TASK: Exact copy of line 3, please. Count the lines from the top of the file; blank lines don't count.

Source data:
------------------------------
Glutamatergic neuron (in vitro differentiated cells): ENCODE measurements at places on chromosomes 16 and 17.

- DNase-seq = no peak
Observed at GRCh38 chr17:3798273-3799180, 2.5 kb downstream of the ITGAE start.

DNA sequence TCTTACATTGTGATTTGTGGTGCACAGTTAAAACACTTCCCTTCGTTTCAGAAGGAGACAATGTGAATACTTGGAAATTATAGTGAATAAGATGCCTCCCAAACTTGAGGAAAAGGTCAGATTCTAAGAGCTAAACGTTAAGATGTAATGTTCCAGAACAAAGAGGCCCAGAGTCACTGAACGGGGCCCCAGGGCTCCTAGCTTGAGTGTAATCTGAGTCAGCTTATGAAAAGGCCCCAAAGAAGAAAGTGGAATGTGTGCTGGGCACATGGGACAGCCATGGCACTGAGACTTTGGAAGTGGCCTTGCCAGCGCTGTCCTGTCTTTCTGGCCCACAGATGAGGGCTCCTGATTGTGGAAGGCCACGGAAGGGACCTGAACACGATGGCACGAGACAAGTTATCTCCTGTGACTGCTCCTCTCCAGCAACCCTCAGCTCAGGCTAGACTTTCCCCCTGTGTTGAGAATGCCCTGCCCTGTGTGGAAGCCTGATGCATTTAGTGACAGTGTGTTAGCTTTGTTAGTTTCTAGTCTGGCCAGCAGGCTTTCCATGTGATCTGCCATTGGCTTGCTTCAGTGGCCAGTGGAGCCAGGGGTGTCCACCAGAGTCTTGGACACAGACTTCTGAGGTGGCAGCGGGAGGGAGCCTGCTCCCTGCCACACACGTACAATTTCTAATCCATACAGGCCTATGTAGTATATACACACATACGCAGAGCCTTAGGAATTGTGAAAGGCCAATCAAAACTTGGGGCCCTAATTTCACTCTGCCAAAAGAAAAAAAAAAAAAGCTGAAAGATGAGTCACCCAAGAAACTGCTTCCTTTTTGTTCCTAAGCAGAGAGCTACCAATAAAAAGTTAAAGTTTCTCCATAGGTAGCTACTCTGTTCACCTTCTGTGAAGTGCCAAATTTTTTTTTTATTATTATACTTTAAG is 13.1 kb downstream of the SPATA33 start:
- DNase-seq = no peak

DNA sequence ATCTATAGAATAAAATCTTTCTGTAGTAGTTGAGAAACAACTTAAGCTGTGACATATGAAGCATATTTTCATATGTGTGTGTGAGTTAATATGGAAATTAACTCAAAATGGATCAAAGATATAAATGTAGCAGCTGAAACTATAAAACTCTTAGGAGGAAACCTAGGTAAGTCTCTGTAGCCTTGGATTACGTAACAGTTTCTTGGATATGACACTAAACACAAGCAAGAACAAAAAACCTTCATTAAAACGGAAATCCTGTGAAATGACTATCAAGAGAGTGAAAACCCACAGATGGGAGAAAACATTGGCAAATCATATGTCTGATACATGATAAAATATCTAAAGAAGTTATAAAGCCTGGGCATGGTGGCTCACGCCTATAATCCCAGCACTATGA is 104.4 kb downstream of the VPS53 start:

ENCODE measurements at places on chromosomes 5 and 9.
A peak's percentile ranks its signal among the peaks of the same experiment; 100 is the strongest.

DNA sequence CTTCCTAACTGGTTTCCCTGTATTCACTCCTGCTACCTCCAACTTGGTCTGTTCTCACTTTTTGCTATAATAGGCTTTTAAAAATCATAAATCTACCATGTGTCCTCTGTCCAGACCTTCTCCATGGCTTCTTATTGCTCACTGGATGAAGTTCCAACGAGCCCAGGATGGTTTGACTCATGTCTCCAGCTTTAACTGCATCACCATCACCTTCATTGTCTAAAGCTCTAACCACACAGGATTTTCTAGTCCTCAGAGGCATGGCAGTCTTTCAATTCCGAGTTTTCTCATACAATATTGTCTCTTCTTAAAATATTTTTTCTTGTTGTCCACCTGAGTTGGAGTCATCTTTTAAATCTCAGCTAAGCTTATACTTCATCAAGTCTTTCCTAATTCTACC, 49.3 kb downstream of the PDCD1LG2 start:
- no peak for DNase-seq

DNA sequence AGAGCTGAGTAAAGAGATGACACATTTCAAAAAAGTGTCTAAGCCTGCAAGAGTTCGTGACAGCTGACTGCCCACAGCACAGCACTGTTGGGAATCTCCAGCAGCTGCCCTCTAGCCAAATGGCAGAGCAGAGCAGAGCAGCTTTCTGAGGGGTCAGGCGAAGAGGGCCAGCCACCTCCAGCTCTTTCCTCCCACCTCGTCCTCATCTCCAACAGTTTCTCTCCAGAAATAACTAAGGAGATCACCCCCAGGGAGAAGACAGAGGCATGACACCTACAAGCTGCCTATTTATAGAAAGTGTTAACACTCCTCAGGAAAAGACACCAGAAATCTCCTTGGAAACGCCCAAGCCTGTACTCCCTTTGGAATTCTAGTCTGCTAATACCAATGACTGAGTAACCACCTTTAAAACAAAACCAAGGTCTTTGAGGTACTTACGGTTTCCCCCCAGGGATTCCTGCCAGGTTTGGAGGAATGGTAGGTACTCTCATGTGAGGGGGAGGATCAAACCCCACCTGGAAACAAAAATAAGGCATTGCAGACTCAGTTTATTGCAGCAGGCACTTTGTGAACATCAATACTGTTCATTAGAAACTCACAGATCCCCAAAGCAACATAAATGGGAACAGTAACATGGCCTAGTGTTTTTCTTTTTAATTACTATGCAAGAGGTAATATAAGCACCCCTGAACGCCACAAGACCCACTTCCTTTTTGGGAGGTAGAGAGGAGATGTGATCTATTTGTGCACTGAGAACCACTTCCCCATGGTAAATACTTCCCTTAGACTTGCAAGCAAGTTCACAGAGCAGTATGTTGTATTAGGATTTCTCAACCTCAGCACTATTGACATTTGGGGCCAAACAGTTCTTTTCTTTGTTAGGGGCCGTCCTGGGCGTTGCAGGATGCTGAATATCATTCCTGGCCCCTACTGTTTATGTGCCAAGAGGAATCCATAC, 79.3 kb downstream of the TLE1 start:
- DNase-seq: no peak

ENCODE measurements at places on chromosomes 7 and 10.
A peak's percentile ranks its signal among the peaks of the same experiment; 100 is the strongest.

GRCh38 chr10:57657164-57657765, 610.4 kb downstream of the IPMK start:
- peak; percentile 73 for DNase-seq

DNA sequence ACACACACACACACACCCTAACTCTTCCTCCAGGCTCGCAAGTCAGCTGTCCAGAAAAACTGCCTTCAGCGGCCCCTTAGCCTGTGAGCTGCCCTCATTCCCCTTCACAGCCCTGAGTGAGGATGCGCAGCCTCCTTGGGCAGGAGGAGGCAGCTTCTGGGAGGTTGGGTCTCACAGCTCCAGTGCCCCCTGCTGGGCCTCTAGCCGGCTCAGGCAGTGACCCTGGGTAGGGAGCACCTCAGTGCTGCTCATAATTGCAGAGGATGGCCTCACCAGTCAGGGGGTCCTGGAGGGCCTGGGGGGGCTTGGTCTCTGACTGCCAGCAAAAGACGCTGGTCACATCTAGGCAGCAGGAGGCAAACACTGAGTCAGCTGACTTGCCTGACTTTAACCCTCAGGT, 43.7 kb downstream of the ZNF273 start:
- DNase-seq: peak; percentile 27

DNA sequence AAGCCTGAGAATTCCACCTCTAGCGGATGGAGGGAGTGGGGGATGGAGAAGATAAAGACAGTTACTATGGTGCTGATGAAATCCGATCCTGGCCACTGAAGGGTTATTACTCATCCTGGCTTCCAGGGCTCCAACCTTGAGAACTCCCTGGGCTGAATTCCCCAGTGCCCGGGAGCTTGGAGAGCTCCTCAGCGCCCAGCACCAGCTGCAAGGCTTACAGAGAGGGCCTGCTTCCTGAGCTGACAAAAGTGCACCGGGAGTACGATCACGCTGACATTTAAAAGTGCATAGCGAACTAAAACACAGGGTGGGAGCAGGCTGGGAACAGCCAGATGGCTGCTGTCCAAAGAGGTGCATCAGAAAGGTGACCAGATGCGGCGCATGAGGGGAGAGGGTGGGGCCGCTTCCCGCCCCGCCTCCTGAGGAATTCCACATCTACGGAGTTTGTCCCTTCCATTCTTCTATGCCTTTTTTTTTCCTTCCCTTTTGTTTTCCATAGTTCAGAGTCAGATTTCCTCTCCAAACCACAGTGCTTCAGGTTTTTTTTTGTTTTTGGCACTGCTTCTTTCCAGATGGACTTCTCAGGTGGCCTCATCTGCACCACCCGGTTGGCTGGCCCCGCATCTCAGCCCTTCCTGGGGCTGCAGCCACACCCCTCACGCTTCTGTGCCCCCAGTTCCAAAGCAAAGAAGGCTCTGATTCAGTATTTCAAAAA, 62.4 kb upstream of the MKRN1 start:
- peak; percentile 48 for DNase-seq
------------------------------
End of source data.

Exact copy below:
Observed at GRCh38 chr17:3798273-3799180, 2.5 kb downstream of the ITGAE start.